Hearings Begin on Motion to Dismiss NFL Brain Injury Lawsuits
“This day was long overdue,” said former Cincinnati Bengals and Philadelphia Eagles linebacker Bill Bergey. Bergey and many other former NFL players had been waiting for Tuesday to come for a long time. It marked the first day in court for the over 4,000 lawsuits related to TBI, as a federal judge listened to arguments by both sides on a league motion to dismiss the suits.
The lawsuits allege that the NFL knowingly failed to protect players from concussion and fraudulently hid evidence of long-term effects like anxiety, depression, and dementia.
The NFL obviously denies these claims, but Tuesday wasn’t very concerned with the content of the actual lawsuits as it was with whether they had legal standing to be heard in court. The NFL claims Section 301 of the Labor Management Relations act prevents lawsuits that would require a judge to interpret provisions of the collective bargaining agreement.
Obviously this was a round about way of preventing lawsuits exactly like this by contractually establishing that the agreement was basically untouchable by courts, but the league also believes “the subject of the dispute – player health and safety issues – is mentioned throughout the agreements,” according to Paul Clement, the former U.S. Solicitor General representing the league.
David Frederick, in charge of representing the collective players, argues that the court is not held by the issues of the CBAs, as they are obviously not above the eyes of the court. “What the league is trying to do here is get immunity. That has nothing to do with the basic breach that we’re asserting here,” said Frederick according to USA Today.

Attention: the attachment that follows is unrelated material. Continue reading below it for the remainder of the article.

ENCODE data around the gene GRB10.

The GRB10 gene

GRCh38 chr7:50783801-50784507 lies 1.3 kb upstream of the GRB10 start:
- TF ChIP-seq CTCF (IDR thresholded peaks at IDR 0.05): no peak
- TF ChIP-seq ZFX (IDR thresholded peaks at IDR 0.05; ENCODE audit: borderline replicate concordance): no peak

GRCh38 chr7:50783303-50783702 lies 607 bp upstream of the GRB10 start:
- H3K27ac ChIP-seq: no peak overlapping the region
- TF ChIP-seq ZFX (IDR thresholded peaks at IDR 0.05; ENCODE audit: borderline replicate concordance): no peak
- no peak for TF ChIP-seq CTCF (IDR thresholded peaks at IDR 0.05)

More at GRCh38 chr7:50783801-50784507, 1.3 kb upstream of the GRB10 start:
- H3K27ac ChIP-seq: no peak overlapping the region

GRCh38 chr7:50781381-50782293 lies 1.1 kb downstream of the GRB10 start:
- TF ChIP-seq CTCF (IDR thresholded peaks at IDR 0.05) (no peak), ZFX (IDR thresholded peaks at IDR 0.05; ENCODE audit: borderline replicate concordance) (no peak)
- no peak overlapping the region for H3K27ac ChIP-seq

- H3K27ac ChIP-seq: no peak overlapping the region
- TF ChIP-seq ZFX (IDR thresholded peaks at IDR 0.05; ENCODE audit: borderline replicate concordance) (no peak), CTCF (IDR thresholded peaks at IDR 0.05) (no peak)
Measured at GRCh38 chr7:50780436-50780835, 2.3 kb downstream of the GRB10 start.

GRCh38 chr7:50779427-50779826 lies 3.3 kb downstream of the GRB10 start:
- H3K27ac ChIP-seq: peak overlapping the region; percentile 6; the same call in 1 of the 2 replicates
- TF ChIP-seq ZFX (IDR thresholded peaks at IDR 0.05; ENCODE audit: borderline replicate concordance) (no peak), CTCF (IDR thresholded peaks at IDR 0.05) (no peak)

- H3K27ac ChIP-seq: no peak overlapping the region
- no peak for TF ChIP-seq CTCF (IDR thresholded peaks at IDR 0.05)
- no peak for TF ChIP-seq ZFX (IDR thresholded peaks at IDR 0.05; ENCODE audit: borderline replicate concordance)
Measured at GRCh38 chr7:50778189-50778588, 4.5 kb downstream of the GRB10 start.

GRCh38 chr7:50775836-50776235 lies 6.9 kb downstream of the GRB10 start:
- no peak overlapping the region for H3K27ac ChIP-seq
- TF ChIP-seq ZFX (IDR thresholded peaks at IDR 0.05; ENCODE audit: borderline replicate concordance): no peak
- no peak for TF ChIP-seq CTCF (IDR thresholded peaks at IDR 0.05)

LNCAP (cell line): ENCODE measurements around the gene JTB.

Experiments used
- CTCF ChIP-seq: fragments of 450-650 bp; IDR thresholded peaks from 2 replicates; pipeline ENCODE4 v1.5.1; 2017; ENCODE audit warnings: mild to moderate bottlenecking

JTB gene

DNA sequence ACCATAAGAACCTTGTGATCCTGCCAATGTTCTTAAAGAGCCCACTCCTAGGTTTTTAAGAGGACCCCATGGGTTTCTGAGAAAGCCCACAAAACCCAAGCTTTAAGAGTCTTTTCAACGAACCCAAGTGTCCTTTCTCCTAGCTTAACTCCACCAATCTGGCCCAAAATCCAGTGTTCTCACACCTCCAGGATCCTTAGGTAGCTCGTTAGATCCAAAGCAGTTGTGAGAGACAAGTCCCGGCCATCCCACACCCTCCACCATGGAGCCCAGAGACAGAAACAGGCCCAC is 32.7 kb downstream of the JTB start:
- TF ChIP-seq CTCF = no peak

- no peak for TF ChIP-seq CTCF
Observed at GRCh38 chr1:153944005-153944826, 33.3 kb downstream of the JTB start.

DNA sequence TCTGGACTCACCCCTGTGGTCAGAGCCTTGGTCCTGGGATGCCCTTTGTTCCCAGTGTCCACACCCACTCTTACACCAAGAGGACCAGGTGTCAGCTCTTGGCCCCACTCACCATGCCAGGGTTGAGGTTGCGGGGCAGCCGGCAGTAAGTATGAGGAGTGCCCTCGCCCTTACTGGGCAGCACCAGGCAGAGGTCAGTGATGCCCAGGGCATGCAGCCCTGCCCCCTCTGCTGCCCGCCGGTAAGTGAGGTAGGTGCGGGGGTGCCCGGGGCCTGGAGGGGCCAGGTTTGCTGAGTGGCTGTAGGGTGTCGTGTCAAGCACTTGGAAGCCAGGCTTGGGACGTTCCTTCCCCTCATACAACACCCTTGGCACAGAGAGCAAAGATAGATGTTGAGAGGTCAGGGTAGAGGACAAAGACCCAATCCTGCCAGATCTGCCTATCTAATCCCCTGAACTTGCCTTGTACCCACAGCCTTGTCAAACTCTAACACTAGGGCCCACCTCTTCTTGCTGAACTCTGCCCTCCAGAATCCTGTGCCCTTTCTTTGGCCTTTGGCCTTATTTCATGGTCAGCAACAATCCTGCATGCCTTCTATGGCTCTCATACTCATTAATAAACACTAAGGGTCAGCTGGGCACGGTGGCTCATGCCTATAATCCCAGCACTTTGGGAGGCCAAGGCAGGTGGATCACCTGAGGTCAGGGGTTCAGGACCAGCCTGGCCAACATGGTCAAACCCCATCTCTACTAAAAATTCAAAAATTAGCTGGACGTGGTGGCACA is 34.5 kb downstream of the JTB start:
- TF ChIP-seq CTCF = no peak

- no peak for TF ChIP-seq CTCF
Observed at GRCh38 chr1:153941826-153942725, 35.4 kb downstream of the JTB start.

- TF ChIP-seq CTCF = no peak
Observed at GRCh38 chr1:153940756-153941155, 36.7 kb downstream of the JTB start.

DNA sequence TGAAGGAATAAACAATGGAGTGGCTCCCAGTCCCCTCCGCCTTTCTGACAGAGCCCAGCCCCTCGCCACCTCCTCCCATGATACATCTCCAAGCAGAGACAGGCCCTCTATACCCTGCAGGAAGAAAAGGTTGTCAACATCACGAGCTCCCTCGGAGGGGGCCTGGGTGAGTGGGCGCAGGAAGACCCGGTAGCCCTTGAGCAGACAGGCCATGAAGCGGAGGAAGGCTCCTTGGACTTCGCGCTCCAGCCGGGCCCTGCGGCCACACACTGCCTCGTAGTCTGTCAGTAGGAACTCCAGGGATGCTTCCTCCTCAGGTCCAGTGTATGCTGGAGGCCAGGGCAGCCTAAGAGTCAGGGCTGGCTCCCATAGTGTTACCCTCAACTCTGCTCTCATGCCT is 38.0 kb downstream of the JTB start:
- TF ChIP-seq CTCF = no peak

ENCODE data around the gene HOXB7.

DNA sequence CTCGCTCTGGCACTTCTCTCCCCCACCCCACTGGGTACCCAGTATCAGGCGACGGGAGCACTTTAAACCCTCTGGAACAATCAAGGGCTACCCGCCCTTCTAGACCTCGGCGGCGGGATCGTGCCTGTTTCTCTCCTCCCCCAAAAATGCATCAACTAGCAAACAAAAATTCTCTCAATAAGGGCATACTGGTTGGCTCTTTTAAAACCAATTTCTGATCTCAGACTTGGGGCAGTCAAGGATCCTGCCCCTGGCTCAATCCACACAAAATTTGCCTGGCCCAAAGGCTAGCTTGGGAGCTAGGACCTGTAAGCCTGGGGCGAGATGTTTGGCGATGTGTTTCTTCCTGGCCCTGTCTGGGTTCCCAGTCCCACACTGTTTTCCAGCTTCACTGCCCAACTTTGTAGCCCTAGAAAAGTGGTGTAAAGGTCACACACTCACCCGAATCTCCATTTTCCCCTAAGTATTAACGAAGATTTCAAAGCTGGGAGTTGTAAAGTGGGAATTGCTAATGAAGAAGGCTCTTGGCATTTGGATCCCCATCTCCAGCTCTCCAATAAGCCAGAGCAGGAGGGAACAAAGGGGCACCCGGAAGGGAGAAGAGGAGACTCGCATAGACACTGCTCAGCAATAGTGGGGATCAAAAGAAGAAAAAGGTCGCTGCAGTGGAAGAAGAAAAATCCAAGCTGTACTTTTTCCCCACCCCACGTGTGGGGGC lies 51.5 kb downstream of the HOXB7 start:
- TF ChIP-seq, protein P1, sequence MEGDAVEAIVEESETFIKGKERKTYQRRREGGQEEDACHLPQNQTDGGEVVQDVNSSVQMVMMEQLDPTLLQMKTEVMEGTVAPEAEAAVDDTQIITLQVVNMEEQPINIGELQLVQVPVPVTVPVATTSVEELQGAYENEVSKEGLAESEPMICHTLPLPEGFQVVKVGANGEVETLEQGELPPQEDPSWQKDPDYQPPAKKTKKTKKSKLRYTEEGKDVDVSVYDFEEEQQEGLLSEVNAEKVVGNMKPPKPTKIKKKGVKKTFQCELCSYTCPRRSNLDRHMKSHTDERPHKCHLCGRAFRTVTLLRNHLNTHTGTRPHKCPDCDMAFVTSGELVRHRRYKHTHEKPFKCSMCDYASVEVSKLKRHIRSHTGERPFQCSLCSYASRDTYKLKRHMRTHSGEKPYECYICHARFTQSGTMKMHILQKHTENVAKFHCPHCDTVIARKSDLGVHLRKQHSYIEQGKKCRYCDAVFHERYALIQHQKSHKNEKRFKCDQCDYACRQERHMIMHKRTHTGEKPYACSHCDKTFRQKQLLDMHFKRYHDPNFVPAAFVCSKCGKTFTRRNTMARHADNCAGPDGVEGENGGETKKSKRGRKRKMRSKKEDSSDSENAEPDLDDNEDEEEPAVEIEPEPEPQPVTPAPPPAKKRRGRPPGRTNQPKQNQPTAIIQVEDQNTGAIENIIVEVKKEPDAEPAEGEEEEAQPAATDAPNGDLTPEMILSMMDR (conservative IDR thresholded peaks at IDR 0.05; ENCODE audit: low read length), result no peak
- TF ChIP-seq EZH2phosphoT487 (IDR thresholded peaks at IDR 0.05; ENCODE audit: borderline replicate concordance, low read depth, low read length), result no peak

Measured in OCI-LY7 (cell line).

Frederick also asserts that the agreements do not partain to issues such as long-term TBI, but above all the players’ claims state that the league intentionally mislead them about the reality of traumatic brain injury. They allege that even the league’s public attempts to manage the issue of TBI such as a Mild Traumatic Brain Injury committee created in 1994 were “a sham”, as Frederick said it.
“It set up a sham committee designed to get information about neurological risks, but in fact spread misinformation,” asserted Frederick. That claim may have some weight considering the Mild TBI committee was led by a rheumatologist.
Judge Brody’s decision isn’t likely to come for months, and even then there is likely going to be a lengthy appeals process. It isn’t even easy to see how she will decide, as she publicly wrestled with issues of specificity. Clement said provisions about health and safety were “all over” the past CBAs, but the vagueness with which that was said concerned Brody.
After about 50 minutes of arguments, Judge Brody told the court, “I will rule when I sort this whole thing out for myself.” My gut tells me she will side with the players, but I’m naturally biased and question the league’s argument of “we agreed that courts couldn’t interfere in this type of thing.”